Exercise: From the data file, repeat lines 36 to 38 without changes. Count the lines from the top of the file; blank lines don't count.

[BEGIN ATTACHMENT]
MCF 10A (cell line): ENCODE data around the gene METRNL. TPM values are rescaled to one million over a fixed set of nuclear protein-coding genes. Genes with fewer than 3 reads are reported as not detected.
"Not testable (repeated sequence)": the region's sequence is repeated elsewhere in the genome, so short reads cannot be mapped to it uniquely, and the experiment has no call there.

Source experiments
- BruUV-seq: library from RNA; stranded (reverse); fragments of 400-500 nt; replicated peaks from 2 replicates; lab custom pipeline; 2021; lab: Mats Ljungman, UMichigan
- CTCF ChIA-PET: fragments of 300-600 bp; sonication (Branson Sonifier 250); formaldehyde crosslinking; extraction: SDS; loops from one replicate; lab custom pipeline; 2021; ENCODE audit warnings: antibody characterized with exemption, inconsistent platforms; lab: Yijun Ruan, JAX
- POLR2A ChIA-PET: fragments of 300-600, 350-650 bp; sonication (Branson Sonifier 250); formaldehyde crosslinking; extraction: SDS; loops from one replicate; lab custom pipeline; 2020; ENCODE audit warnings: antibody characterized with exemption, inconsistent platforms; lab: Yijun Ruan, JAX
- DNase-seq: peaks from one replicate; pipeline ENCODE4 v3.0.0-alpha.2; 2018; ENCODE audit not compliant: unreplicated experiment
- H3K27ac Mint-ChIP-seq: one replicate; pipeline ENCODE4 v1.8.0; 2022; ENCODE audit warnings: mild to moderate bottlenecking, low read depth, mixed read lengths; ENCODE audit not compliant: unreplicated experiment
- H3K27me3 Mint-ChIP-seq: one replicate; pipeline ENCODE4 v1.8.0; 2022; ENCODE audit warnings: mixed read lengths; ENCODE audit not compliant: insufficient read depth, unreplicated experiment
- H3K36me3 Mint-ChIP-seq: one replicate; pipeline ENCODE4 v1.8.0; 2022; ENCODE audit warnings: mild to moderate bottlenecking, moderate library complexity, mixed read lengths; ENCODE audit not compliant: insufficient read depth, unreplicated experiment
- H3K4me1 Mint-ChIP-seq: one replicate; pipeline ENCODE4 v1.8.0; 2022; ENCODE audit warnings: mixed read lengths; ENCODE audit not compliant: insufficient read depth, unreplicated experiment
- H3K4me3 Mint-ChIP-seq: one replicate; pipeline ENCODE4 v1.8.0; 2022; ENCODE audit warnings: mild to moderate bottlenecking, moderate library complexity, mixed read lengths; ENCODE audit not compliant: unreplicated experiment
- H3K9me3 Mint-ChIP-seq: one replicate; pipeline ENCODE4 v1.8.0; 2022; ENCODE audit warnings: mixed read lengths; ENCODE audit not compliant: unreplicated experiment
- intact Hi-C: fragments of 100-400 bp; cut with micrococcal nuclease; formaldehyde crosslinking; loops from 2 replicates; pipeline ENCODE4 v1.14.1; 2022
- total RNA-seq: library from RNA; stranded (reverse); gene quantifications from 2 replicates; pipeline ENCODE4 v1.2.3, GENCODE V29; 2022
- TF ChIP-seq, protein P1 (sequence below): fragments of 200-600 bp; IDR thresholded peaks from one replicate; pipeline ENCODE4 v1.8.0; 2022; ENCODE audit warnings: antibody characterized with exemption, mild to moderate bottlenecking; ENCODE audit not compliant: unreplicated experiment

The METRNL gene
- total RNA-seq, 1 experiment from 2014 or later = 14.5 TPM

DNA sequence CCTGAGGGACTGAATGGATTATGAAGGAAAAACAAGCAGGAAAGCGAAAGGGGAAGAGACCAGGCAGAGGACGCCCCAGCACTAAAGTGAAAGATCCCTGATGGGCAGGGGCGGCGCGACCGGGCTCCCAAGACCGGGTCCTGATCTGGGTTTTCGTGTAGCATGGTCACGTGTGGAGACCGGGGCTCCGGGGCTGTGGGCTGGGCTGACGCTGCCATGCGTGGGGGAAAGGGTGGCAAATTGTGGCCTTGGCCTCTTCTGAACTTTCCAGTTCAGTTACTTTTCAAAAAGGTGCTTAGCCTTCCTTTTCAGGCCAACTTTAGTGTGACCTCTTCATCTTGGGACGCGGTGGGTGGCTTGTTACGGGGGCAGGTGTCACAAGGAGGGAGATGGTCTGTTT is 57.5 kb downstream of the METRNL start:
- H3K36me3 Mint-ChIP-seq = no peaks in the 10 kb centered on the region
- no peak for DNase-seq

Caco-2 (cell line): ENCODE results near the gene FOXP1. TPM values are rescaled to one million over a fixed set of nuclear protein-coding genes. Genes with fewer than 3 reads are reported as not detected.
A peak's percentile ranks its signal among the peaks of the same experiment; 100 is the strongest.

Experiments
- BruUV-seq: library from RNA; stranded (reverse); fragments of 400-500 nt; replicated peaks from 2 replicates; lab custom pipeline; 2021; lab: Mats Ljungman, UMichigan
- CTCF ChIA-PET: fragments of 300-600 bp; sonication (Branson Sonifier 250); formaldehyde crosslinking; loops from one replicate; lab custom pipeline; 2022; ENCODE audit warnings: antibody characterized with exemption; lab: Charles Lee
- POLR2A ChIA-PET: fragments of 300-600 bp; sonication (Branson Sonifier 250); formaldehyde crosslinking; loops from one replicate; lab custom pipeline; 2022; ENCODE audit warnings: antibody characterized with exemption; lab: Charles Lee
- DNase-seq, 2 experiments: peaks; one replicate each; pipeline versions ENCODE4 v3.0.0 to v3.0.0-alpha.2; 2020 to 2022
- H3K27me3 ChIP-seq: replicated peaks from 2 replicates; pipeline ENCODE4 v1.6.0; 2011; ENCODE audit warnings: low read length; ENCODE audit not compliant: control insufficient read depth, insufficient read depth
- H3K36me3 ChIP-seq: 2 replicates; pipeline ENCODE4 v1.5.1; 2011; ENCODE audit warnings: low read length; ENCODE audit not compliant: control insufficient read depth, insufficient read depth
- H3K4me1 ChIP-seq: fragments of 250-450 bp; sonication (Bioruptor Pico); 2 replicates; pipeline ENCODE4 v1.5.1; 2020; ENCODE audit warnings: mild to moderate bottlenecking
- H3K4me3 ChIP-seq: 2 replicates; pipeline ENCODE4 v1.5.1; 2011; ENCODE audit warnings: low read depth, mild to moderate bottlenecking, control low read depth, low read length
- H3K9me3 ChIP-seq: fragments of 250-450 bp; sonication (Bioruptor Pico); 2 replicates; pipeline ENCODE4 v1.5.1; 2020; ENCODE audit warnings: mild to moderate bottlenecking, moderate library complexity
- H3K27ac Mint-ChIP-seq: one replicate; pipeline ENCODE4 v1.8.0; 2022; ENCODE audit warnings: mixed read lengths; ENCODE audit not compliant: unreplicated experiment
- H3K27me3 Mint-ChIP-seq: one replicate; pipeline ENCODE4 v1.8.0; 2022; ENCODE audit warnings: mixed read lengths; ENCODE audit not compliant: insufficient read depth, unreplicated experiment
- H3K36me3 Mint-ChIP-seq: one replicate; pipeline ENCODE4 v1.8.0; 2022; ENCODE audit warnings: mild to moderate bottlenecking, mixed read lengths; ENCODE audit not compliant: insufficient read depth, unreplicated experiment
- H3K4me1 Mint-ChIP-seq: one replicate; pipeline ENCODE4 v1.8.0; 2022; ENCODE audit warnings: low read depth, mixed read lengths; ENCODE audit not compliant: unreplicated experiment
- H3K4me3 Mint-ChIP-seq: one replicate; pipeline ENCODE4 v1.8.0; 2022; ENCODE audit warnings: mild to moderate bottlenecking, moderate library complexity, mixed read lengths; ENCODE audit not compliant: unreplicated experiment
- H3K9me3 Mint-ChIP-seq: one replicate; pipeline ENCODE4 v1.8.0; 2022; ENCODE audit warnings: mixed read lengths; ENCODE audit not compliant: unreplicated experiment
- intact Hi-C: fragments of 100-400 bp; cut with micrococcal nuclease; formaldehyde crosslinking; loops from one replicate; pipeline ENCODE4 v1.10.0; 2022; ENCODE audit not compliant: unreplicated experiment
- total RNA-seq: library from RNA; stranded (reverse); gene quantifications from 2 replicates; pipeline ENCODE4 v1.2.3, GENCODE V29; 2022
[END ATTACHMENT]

- H3K36me3 Mint-ChIP-seq: one replicate; pipeline ENCODE4 v1.8.0; 2022; ENCODE audit warnings: mild to moderate bottlenecking, mixed read lengths; ENCODE audit not compliant: insufficient read depth, unreplicated experiment
- H3K4me1 Mint-ChIP-seq: one replicate; pipeline ENCODE4 v1.8.0; 2022; ENCODE audit warnings: low read depth, mixed read lengths; ENCODE audit not compliant: unreplicated experiment
- H3K4me3 Mint-ChIP-seq: one replicate; pipeline ENCODE4 v1.8.0; 2022; ENCODE audit warnings: mild to moderate bottlenecking, moderate library complexity, mixed read lengths; ENCODE audit not compliant: unreplicated experiment